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I've been loaned a MacBook Pro 13 as an experiment

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pointyhat
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I've been loaned a MacBook Pro 13 as an experiment

#1 Post by pointyhat » Tue Feb 11, 2014 5:40 pm

As a ThinkPad user, I thought this was a good place to drop this rant/point of view...

I'm usually a T400, Dell T3500 and HP Z620 user (all running Windows 7, 8.1 and 7 respectively). A family member, in the interests of trying to convert me to MacOS has loaned me his old MacBook Pro 13". It's a hefty machine: 16Gb RAM, 2.7 i7 and 256Gb SSD. Spent the entire day configuring it to get what I want out of a computer. I'm no Unix idiot either. I spent a number of years with FreeBSD and Solaris machines and know the old Sun Ultra series inside out. I also run a number of Linux machines as devops boxes.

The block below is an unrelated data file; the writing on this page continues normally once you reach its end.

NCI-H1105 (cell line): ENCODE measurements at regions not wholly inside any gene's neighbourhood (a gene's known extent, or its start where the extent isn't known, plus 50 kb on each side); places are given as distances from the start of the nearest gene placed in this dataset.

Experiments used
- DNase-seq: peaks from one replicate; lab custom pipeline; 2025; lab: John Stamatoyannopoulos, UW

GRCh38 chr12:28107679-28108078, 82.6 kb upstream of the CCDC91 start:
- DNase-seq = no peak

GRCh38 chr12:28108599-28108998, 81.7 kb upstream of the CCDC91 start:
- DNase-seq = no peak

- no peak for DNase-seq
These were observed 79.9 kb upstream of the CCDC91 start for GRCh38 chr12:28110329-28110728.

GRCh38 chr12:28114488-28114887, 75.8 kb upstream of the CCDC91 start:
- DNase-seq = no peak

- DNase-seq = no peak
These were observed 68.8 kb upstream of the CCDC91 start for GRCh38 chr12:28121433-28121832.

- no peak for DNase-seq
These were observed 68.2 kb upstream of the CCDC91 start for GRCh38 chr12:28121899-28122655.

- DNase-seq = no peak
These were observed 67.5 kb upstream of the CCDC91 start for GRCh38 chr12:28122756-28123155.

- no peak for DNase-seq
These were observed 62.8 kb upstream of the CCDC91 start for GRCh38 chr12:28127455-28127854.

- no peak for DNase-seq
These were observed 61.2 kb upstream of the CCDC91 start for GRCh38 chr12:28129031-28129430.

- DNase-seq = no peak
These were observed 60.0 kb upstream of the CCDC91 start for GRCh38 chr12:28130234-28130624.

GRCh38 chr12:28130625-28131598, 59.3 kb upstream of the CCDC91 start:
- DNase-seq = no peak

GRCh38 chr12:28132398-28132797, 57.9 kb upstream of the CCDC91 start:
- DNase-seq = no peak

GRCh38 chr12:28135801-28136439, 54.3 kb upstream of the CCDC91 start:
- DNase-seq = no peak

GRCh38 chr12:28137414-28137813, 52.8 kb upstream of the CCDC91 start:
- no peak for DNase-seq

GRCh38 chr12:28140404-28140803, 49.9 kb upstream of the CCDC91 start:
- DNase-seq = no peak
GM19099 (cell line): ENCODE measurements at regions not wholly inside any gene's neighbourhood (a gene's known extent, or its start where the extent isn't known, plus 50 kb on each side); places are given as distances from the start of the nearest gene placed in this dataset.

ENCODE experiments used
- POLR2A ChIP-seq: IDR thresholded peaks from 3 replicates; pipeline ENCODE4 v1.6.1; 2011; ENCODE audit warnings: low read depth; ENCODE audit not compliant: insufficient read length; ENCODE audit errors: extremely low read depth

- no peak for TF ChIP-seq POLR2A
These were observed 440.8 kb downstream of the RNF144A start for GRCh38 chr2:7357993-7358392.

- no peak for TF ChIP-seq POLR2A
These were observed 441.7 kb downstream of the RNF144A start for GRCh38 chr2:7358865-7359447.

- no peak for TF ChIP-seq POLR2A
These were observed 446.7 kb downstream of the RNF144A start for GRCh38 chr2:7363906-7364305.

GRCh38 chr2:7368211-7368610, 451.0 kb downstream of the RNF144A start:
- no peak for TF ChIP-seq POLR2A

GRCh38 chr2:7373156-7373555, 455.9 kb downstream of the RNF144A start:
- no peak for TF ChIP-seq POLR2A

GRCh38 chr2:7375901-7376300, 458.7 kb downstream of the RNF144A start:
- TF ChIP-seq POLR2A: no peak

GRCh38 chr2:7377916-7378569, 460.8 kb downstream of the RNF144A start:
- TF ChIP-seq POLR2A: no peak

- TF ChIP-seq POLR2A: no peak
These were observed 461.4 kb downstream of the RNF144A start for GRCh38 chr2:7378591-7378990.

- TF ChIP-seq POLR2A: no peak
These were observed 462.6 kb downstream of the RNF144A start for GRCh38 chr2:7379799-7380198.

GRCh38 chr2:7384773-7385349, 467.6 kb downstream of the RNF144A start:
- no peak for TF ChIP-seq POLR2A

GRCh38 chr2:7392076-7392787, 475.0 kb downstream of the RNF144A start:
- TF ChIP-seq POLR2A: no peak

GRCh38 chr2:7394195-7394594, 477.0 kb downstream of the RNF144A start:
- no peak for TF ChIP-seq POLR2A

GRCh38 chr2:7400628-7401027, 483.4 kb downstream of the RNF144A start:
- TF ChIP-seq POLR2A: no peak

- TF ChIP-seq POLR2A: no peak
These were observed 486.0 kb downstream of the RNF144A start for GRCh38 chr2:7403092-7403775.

So, like I said, I spent the entire day setting the thing up how I wanted it.

Firstly I had to undo all the crud the previous owner had left on it. Decided best bet was to flatten it and start again. It had OSX 10.9.1 on it. Got the OS DVDs out of the box - 10.6! Quick google suggested the upgrade path to 10.9.1 was free so I thought fine. Another quick google and we're done. Reboot off DVD.

Now things get interesting. It wouldn't install OSX on the default disk for an odd reason. Some googling suggested I needed to repartition the disk and slightly shrink it. Did this and it installed. DVD whizzed around for the best part of an hour whilst it installed everything. Reboot - wait a couple of mins. Sorted.